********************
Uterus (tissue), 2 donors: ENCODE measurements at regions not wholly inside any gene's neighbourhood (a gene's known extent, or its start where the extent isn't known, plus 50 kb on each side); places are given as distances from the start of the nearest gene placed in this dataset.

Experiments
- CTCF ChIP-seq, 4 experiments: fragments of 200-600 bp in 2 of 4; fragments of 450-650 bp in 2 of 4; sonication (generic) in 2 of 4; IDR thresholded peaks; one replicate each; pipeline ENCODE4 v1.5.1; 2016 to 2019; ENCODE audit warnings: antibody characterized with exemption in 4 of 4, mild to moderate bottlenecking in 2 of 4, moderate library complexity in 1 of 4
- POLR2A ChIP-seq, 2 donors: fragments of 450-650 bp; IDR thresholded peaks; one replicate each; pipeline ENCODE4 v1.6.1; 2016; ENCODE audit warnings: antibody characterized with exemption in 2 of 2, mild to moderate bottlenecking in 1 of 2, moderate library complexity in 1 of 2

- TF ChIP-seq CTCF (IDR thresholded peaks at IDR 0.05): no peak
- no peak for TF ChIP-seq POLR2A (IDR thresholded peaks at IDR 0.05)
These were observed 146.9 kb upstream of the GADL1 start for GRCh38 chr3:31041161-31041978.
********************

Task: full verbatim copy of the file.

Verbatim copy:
Uterus (tissue), 2 donors: ENCODE measurements at regions not wholly inside any gene's neighbourhood (a gene's known extent, or its start where the extent isn't known, plus 50 kb on each side); places are given as distances from the start of the nearest gene placed in this dataset.

Experiments
- CTCF ChIP-seq, 4 experiments: fragments of 200-600 bp in 2 of 4; fragments of 450-650 bp in 2 of 4; sonication (generic) in 2 of 4; IDR thresholded peaks; one replicate each; pipeline ENCODE4 v1.5.1; 2016 to 2019; ENCODE audit warnings: antibody characterized with exemption in 4 of 4, mild to moderate bottlenecking in 2 of 4, moderate library complexity in 1 of 4
- POLR2A ChIP-seq, 2 donors: fragments of 450-650 bp; IDR thresholded peaks; one replicate each; pipeline ENCODE4 v1.6.1; 2016; ENCODE audit warnings: antibody characterized with exemption in 2 of 2, mild to moderate bottlenecking in 1 of 2, moderate library complexity in 1 of 2

- TF ChIP-seq CTCF (IDR thresholded peaks at IDR 0.05): no peak
- no peak for TF ChIP-seq POLR2A (IDR thresholded peaks at IDR 0.05)
These were observed 146.9 kb upstream of the GADL1 start for GRCh38 chr3:31041161-31041978.